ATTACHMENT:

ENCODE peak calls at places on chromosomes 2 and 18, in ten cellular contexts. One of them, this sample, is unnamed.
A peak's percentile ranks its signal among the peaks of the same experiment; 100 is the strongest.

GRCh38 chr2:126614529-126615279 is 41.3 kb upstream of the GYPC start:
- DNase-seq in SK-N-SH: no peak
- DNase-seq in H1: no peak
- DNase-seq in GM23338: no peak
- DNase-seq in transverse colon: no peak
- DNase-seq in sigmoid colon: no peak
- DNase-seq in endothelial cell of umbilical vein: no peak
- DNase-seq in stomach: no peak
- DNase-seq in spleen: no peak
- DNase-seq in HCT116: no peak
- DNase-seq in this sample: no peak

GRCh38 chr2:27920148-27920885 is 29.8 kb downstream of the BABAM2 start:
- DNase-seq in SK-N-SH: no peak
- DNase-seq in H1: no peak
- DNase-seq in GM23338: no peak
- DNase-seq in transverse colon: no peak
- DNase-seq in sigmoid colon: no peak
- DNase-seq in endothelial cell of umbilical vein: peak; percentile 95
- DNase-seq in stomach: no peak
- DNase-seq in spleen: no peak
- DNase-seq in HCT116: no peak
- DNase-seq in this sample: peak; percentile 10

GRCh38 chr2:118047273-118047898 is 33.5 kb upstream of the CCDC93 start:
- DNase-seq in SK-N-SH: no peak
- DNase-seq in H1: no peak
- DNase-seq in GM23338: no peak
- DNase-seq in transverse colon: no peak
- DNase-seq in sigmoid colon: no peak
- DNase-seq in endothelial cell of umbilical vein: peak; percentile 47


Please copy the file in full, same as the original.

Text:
ENCODE peak calls at places on chromosomes 2 and 18, in ten cellular contexts. One of them, this sample, is unnamed.
A peak's percentile ranks its signal among the peaks of the same experiment; 100 is the strongest.

GRCh38 chr2:126614529-126615279 is 41.3 kb upstream of the GYPC start:
- DNase-seq in SK-N-SH: no peak
- DNase-seq in H1: no peak
- DNase-seq in GM23338: no peak
- DNase-seq in transverse colon: no peak
- DNase-seq in sigmoid colon: no peak
- DNase-seq in endothelial cell of umbilical vein: no peak
- DNase-seq in stomach: no peak
- DNase-seq in spleen: no peak
- DNase-seq in HCT116: no peak
- DNase-seq in this sample: no peak

GRCh38 chr2:27920148-27920885 is 29.8 kb downstream of the BABAM2 start:
- DNase-seq in SK-N-SH: no peak
- DNase-seq in H1: no peak
- DNase-seq in GM23338: no peak
- DNase-seq in transverse colon: no peak
- DNase-seq in sigmoid colon: no peak
- DNase-seq in endothelial cell of umbilical vein: peak; percentile 95
- DNase-seq in stomach: no peak
- DNase-seq in spleen: no peak
- DNase-seq in HCT116: no peak
- DNase-seq in this sample: peak; percentile 10

GRCh38 chr2:118047273-118047898 is 33.5 kb upstream of the CCDC93 start:
- DNase-seq in SK-N-SH: no peak
- DNase-seq in H1: no peak
- DNase-seq in GM23338: no peak
- DNase-seq in transverse colon: no peak
- DNase-seq in sigmoid colon: no peak
- DNase-seq in endothelial cell of umbilical vein: peak; percentile 47